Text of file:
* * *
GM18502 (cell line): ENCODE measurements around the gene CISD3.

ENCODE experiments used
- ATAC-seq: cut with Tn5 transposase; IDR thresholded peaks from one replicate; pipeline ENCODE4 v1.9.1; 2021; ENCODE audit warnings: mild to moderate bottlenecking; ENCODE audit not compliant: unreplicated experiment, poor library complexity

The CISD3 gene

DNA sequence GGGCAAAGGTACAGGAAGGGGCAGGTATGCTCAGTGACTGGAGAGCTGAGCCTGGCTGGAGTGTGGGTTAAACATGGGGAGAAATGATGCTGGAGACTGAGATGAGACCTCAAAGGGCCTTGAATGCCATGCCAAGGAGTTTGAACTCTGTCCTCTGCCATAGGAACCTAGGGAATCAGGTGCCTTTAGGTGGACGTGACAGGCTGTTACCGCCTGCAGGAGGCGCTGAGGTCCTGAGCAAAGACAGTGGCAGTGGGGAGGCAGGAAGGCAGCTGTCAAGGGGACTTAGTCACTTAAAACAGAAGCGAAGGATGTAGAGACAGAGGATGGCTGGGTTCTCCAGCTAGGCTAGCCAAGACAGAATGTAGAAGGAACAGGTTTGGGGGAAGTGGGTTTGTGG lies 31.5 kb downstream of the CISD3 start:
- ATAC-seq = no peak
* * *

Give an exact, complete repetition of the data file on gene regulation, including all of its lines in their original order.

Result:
GM18502 (cell line): ENCODE measurements around the gene CISD3.

ENCODE experiments used
- ATAC-seq: cut with Tn5 transposase; IDR thresholded peaks from one replicate; pipeline ENCODE4 v1.9.1; 2021; ENCODE audit warnings: mild to moderate bottlenecking; ENCODE audit not compliant: unreplicated experiment, poor library complexity

The CISD3 gene

DNA sequence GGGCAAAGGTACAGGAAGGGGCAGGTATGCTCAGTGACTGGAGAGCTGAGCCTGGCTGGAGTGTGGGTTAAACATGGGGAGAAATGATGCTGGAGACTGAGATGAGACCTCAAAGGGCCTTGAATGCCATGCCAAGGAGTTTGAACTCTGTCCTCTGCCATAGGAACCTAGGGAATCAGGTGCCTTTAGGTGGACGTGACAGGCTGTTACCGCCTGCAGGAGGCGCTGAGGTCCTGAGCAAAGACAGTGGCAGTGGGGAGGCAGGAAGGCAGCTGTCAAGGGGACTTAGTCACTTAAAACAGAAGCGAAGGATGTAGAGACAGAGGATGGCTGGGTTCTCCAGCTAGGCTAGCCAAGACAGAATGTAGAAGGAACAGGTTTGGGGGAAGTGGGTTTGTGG lies 31.5 kb downstream of the CISD3 start:
- ATAC-seq = no peak